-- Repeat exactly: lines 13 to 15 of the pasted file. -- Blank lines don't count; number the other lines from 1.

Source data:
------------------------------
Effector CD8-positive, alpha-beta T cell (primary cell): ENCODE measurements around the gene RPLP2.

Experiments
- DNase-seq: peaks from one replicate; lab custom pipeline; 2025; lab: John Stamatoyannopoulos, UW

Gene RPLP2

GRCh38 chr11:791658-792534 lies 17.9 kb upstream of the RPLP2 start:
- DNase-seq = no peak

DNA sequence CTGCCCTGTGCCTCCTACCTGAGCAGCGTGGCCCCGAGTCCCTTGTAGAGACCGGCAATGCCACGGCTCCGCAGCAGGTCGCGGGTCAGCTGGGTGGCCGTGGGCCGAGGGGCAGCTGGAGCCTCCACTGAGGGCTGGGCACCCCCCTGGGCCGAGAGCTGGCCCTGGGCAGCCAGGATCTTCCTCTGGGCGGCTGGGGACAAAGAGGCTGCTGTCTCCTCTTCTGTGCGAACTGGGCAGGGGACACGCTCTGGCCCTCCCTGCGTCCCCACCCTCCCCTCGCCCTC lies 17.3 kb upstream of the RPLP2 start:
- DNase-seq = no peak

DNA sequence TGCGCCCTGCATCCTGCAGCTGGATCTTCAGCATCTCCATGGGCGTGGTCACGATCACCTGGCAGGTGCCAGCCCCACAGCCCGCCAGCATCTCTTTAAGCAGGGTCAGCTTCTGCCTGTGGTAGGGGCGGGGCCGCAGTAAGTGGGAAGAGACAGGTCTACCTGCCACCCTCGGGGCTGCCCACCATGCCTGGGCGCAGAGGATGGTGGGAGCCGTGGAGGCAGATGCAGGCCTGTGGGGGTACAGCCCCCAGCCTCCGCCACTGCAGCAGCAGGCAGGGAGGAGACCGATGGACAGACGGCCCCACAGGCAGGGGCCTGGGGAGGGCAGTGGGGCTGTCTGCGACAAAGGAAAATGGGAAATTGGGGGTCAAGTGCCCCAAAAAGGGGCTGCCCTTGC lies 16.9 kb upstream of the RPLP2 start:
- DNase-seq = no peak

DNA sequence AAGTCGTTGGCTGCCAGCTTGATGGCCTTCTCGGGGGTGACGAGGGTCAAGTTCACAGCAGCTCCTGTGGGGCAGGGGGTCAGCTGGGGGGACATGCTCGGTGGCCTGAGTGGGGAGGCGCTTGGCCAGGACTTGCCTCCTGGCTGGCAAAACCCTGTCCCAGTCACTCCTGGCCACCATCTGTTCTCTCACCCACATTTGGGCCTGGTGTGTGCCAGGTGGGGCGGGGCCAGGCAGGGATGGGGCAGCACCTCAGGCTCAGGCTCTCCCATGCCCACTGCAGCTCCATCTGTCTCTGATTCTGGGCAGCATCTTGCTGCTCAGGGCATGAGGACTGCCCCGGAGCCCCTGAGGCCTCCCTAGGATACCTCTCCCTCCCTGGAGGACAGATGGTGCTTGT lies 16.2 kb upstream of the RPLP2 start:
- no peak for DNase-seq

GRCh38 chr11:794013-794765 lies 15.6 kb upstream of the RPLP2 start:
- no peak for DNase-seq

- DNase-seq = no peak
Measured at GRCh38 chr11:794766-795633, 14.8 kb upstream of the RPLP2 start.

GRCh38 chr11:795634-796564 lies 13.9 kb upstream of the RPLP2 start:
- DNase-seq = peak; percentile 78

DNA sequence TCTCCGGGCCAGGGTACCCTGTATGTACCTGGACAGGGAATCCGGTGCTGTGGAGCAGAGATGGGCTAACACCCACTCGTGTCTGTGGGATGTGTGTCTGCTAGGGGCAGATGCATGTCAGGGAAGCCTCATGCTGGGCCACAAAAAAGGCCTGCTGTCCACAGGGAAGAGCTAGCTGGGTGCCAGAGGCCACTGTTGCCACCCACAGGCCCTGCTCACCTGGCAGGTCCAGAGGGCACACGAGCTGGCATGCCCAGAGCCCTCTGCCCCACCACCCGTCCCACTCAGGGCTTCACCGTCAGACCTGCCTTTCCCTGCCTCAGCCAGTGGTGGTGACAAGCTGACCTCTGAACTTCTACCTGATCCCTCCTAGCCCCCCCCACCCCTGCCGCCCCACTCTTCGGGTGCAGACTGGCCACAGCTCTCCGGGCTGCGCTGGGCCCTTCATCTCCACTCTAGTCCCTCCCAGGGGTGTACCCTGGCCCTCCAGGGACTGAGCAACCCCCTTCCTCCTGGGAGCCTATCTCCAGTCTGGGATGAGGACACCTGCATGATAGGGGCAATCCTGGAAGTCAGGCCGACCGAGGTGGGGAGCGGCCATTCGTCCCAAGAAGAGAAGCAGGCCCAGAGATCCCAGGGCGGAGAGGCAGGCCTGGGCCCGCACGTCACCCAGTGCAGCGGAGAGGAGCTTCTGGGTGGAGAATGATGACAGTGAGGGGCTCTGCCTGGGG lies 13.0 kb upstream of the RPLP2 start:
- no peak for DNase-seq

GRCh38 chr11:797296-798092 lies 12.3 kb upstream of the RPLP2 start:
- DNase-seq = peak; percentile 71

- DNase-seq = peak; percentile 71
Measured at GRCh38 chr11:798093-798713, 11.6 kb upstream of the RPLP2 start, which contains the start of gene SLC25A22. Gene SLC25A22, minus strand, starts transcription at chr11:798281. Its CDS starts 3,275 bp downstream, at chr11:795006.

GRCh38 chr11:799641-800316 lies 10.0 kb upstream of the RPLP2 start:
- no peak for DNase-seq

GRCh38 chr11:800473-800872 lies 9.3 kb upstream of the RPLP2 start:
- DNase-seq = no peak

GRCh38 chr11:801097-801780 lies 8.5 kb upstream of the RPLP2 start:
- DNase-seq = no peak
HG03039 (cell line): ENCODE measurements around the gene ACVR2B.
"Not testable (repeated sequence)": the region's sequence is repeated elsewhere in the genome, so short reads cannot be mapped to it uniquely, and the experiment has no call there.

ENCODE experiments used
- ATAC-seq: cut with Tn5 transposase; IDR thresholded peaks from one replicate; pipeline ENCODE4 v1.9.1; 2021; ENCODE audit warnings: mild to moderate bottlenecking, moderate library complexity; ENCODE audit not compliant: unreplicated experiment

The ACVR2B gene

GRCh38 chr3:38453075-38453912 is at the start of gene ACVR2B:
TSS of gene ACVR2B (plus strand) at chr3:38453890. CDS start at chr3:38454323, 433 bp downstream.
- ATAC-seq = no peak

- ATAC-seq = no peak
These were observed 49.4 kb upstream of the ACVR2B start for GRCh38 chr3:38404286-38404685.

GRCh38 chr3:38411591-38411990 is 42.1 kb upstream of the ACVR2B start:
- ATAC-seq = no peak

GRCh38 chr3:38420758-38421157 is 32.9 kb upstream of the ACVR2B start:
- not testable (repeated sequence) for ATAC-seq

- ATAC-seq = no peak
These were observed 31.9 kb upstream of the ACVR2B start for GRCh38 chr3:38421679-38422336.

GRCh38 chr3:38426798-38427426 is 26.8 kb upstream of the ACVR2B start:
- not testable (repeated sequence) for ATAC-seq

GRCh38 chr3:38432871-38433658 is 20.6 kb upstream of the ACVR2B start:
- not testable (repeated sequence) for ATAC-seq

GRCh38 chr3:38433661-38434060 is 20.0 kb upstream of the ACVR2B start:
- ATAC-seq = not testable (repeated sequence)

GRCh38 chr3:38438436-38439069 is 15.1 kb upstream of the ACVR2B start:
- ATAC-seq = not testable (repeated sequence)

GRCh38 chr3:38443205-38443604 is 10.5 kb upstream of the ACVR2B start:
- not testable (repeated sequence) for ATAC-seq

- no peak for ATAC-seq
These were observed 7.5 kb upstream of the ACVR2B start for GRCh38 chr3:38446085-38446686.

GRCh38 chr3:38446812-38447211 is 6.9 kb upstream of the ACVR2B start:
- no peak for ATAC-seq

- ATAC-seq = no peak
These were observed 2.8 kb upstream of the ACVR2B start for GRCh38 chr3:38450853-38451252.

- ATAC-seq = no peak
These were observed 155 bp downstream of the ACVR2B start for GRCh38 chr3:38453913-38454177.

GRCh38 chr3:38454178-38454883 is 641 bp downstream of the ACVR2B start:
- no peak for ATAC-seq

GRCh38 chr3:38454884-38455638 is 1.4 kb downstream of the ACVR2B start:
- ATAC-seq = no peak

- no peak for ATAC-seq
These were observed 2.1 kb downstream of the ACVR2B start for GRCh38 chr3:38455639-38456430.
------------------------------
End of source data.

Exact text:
GRCh38 chr11:794013-794765 lies 15.6 kb upstream of the RPLP2 start:
- no peak for DNase-seq

- DNase-seq = no peak